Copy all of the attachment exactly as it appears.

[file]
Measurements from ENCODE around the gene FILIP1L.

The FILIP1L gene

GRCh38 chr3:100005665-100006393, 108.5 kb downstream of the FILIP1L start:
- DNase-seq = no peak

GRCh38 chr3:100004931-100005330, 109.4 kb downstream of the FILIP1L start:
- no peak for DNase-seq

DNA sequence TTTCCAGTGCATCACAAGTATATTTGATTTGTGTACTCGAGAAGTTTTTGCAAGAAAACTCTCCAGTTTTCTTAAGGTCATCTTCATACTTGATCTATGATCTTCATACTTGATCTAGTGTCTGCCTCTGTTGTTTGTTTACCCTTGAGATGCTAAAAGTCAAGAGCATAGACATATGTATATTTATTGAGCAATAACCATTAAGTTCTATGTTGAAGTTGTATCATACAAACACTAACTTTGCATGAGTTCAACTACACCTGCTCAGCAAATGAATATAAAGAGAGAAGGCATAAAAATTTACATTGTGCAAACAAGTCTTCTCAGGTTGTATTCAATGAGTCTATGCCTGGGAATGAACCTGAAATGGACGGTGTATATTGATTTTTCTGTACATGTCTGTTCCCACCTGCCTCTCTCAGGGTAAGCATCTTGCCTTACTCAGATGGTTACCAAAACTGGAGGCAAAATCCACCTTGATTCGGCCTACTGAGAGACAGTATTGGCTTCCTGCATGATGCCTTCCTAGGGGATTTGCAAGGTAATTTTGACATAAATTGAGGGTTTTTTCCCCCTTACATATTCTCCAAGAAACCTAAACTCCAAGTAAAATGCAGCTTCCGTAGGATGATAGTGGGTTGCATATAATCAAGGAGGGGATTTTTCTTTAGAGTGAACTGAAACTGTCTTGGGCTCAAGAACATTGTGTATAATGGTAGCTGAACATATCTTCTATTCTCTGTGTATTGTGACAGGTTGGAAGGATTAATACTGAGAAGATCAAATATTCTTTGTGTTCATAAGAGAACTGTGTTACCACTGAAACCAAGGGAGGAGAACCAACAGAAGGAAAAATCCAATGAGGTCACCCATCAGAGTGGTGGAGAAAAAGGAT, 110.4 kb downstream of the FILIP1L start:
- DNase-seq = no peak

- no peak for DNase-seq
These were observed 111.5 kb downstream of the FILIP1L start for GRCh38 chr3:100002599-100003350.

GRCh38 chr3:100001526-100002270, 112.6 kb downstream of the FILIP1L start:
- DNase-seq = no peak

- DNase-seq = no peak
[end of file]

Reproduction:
Measurements from ENCODE around the gene FILIP1L.

The FILIP1L gene

GRCh38 chr3:100005665-100006393, 108.5 kb downstream of the FILIP1L start:
- DNase-seq = no peak

GRCh38 chr3:100004931-100005330, 109.4 kb downstream of the FILIP1L start:
- no peak for DNase-seq

DNA sequence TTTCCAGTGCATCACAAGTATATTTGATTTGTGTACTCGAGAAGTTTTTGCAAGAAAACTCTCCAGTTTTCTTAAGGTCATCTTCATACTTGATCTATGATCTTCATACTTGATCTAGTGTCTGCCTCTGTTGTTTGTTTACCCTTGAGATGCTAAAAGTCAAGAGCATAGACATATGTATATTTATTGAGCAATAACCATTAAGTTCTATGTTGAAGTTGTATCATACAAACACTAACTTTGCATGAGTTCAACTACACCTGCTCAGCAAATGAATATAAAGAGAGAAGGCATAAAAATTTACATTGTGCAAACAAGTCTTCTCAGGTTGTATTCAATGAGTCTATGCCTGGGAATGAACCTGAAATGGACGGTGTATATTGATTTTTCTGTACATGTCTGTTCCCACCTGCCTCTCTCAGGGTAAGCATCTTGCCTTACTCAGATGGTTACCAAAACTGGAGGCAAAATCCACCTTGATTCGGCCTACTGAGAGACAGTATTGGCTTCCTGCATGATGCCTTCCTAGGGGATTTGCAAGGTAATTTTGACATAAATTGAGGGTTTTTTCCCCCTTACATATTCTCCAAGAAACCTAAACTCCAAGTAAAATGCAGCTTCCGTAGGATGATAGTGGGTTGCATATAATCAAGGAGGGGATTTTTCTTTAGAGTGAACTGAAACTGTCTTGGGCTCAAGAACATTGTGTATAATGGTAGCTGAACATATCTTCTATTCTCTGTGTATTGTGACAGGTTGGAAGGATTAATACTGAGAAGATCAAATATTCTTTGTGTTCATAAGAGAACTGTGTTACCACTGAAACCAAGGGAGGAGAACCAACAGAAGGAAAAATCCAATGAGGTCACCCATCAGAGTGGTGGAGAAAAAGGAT, 110.4 kb downstream of the FILIP1L start:
- DNase-seq = no peak

- no peak for DNase-seq
These were observed 111.5 kb downstream of the FILIP1L start for GRCh38 chr3:100002599-100003350.

GRCh38 chr3:100001526-100002270, 112.6 kb downstream of the FILIP1L start:
- DNase-seq = no peak

- DNase-seq = no peak